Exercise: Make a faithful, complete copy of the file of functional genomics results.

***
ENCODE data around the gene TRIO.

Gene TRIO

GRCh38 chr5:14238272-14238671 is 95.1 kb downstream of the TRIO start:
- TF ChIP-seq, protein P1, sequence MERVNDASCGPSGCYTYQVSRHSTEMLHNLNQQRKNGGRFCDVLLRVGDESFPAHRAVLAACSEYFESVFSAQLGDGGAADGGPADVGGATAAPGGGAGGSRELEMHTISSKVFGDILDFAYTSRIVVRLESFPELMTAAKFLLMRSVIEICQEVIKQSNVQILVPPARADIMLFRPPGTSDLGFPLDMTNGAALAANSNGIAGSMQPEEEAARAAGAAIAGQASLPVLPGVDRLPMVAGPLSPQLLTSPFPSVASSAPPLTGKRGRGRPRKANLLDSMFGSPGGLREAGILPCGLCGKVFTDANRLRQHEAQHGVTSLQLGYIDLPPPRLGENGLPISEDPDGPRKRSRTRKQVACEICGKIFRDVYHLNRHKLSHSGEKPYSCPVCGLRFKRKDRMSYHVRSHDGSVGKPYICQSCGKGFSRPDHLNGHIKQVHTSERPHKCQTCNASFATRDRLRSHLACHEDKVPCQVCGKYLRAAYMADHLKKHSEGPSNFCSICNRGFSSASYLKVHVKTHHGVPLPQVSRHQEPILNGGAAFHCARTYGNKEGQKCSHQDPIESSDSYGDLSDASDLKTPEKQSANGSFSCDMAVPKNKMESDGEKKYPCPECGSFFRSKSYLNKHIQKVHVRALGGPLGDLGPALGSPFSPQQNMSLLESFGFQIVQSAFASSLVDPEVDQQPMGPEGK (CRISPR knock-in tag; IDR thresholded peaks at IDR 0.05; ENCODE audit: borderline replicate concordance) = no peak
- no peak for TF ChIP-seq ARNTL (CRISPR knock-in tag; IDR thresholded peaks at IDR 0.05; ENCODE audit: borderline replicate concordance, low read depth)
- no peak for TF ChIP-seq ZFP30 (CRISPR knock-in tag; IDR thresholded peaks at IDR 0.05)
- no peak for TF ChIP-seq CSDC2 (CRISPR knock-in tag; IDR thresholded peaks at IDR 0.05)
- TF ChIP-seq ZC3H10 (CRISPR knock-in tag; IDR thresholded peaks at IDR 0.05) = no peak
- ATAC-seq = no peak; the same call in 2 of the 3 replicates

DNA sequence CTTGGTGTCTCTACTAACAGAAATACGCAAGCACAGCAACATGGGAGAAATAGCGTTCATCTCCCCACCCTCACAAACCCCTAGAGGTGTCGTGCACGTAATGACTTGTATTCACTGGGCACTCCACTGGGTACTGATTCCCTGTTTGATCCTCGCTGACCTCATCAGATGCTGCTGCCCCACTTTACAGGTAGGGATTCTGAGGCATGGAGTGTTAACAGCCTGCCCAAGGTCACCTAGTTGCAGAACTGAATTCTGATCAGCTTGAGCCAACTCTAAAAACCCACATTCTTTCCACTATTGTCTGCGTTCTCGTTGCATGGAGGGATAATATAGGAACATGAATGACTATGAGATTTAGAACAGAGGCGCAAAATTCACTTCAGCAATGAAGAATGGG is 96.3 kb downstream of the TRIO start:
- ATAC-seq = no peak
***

ENCODE data around the gene TRIO.

Gene TRIO

GRCh38 chr5:14238272-14238671 is 95.1 kb downstream of the TRIO start:
- TF ChIP-seq, protein P1, sequence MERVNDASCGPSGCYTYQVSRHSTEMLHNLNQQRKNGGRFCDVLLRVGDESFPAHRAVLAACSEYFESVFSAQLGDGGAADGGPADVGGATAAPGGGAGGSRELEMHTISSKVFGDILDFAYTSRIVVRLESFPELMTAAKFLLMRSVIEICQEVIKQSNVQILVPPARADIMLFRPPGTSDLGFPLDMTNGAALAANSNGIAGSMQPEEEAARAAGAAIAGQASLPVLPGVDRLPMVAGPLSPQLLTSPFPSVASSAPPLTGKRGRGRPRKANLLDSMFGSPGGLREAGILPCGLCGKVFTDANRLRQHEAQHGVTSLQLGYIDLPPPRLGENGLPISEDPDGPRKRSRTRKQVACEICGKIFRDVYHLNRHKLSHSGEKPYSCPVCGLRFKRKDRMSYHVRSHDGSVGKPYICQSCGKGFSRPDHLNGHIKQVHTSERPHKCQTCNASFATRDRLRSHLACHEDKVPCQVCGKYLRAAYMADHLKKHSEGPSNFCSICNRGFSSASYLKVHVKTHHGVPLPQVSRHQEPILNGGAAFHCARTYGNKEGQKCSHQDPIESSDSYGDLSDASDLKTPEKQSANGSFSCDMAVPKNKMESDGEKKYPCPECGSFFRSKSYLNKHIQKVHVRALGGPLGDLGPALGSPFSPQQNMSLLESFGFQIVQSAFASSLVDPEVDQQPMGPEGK (CRISPR knock-in tag; IDR thresholded peaks at IDR 0.05; ENCODE audit: borderline replicate concordance) = no peak
- no peak for TF ChIP-seq ARNTL (CRISPR knock-in tag; IDR thresholded peaks at IDR 0.05; ENCODE audit: borderline replicate concordance, low read depth)
- no peak for TF ChIP-seq ZFP30 (CRISPR knock-in tag; IDR thresholded peaks at IDR 0.05)
- no peak for TF ChIP-seq CSDC2 (CRISPR knock-in tag; IDR thresholded peaks at IDR 0.05)
- TF ChIP-seq ZC3H10 (CRISPR knock-in tag; IDR thresholded peaks at IDR 0.05) = no peak
- ATAC-seq = no peak; the same call in 2 of the 3 replicates

DNA sequence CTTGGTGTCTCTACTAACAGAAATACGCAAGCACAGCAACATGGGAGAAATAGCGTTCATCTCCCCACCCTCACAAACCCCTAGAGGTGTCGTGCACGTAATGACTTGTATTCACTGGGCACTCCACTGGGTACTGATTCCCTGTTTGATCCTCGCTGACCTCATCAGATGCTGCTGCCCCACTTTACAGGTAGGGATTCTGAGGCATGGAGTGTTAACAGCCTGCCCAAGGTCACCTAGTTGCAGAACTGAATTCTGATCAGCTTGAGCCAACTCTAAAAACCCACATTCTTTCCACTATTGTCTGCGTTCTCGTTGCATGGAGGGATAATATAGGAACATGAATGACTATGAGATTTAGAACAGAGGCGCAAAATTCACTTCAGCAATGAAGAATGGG is 96.3 kb downstream of the TRIO start:
- ATAC-seq = no peak